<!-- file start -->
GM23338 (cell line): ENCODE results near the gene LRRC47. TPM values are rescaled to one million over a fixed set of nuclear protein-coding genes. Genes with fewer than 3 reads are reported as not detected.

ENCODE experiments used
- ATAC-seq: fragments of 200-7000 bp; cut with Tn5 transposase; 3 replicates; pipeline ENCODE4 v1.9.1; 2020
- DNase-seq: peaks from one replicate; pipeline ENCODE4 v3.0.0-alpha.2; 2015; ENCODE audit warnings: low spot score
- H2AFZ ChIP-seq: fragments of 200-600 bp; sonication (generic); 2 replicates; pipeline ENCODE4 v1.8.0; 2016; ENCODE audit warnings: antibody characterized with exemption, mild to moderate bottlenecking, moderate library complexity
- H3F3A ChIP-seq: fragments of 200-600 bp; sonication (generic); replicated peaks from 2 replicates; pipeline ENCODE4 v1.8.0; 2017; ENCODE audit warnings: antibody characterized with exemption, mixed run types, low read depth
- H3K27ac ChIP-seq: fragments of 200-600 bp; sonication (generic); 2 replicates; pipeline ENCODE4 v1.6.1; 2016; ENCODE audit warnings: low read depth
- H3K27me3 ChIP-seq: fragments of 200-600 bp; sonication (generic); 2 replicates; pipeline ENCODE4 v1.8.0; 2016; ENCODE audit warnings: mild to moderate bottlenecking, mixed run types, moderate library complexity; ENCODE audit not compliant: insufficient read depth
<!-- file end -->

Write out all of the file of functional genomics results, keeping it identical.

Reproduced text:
GM23338 (cell line): ENCODE results near the gene LRRC47. TPM values are rescaled to one million over a fixed set of nuclear protein-coding genes. Genes with fewer than 3 reads are reported as not detected.

ENCODE experiments used
- ATAC-seq: fragments of 200-7000 bp; cut with Tn5 transposase; 3 replicates; pipeline ENCODE4 v1.9.1; 2020
- DNase-seq: peaks from one replicate; pipeline ENCODE4 v3.0.0-alpha.2; 2015; ENCODE audit warnings: low spot score
- H2AFZ ChIP-seq: fragments of 200-600 bp; sonication (generic); 2 replicates; pipeline ENCODE4 v1.8.0; 2016; ENCODE audit warnings: antibody characterized with exemption, mild to moderate bottlenecking, moderate library complexity
- H3F3A ChIP-seq: fragments of 200-600 bp; sonication (generic); replicated peaks from 2 replicates; pipeline ENCODE4 v1.8.0; 2017; ENCODE audit warnings: antibody characterized with exemption, mixed run types, low read depth
- H3K27ac ChIP-seq: fragments of 200-600 bp; sonication (generic); 2 replicates; pipeline ENCODE4 v1.6.1; 2016; ENCODE audit warnings: low read depth
- H3K27me3 ChIP-seq: fragments of 200-600 bp; sonication (generic); 2 replicates; pipeline ENCODE4 v1.8.0; 2016; ENCODE audit warnings: mild to moderate bottlenecking, mixed run types, moderate library complexity; ENCODE audit not compliant: insufficient read depth